- Current business systems on their own don't match up with the operations needed in a flattened world. Modern versions of business automation tools such as ERP, CRM, and project management software are simply not designed to plan, schedule, manage, audit, and optimize work that gets done in a flat world. "These systems want to impose a certain rigidity within business processes and fail to address the dynamic interplay and constantly shifting relationships between projects and people, which occurs naturally in the flat world and characterizes today's business," says Melik. "Companies end up trying to force fit these rigid solutions to their project workforce needs. That is why so many ERP, project management and workforce management systems are so heavily customized and why so many revert."
- Rapidly accelerating globalization has changed all the rules. At the start of this shift, organizations moved simple tasks like assembly and manufacturing to developing countries where this work could be completed more economically. In globalization's current wave, organizations are outsourcing knowledge work as well. At first, only large multi-national corporations outsourced operations—but that is quickly changing. "In the current wave, all organizations—even those with just a few employees—are outsourcing and conducting business globally," says Melik. "The Internet, fast networks, and a globally connected workforce are the driving forces behind this trend. And while globalization offers many opportunities for those who do it right, it takes only one mistake for a company to end up in a huge mess. The safety, ethical, and strategic challenges imposed by going global will act as huge obstacles for any company without the proper tools in place to ensure operations are being constantly checked and balanced."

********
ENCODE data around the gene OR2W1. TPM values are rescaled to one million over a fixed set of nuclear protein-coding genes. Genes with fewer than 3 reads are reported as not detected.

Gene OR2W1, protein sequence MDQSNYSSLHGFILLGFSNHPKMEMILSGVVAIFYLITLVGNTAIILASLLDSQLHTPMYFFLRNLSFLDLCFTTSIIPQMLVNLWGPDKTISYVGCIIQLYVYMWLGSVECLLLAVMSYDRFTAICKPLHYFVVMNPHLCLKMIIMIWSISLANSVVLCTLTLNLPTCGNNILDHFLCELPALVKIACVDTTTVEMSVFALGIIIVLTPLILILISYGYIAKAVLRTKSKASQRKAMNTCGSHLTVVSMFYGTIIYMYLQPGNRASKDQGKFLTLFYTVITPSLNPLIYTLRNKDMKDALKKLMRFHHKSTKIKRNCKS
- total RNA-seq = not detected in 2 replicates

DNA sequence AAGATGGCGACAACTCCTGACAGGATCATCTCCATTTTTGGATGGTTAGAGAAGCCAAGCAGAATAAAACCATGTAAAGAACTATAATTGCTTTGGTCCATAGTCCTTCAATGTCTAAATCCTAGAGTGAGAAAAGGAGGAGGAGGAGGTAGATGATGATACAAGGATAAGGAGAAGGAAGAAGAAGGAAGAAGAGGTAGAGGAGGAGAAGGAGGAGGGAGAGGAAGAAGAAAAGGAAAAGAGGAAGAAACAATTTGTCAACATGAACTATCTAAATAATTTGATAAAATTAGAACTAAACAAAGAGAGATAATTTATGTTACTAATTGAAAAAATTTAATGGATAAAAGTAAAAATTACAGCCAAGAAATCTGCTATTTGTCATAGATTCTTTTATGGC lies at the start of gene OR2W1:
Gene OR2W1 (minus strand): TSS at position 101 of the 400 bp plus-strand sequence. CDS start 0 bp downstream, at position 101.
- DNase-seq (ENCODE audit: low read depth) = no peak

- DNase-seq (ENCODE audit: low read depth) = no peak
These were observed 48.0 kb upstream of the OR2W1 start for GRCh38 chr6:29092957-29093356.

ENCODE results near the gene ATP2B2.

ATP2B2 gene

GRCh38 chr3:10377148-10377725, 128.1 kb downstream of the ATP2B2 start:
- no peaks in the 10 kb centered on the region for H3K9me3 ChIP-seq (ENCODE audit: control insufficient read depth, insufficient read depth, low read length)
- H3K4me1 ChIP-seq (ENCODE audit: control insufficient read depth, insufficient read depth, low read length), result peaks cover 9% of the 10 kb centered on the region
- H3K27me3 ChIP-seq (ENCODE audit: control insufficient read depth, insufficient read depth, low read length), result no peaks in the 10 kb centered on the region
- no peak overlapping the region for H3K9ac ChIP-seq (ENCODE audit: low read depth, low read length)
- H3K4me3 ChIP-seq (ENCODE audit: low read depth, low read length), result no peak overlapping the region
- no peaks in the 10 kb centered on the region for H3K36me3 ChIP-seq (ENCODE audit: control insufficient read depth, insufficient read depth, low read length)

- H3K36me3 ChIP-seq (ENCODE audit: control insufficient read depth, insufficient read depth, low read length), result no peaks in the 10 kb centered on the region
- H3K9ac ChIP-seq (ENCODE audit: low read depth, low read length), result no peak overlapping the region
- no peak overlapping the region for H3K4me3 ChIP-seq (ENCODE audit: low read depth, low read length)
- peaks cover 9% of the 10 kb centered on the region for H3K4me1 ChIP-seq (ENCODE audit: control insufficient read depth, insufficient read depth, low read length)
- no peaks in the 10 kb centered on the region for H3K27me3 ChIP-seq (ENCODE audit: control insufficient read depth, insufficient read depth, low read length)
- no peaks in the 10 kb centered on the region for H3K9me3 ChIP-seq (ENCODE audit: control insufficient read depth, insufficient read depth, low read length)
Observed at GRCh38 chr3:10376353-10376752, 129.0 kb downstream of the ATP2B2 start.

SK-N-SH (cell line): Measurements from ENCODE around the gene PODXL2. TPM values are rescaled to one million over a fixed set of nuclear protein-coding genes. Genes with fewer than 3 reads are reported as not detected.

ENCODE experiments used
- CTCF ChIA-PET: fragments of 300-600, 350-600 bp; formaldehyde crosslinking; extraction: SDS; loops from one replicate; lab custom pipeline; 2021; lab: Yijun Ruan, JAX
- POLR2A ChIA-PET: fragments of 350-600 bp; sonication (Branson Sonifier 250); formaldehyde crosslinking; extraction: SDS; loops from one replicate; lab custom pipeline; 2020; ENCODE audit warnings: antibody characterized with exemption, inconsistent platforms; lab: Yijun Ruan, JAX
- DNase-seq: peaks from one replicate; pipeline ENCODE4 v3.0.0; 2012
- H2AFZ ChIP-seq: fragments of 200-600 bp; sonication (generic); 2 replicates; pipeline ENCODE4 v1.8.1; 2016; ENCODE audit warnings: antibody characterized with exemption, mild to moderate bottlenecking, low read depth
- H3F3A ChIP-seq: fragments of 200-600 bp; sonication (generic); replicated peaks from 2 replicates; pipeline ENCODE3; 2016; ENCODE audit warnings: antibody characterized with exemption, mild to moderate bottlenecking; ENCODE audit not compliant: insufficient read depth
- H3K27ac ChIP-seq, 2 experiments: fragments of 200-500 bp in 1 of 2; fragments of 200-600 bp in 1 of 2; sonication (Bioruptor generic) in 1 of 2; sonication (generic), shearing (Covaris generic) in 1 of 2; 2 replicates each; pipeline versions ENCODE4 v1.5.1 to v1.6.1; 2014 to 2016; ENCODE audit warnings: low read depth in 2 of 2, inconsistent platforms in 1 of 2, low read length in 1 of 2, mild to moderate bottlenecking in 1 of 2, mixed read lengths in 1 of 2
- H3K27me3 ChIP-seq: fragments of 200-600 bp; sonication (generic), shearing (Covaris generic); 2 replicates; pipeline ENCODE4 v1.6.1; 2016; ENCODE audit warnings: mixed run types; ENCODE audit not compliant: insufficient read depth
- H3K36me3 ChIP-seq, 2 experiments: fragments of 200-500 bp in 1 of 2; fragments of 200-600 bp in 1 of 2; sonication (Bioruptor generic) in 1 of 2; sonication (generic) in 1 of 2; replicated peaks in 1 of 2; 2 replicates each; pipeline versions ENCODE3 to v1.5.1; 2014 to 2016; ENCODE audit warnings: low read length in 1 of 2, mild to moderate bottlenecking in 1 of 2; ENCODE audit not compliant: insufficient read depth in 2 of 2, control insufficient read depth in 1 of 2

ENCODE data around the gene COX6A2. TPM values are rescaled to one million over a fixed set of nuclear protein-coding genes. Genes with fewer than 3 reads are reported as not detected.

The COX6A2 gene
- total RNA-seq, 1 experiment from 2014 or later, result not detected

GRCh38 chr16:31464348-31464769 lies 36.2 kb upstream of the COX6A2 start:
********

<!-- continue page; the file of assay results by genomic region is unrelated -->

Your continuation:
- Companies must learn to operate as fragmented enterprises. The conventional company has its entire workforce under one roof. It is easy to reach out to people who work on projects and external parties are mainly suppliers with discrete deliverables that do not collaborate with the company's workers on a frequent or constant basis. Today's work is defined by atomized segments that are delivered by specialized workers both inside and outside the company. The fragmented enterprise of today assigns work to internal or outsourced teams based on costs, available talent, the nature of work, and customer expectations. It is much harder to communicate, collaborate and coordinate with a highly dispersed workforce that operates in multiple geographies and time zones, and yet companies have no choice but to do so to tap into the global talent pool they need.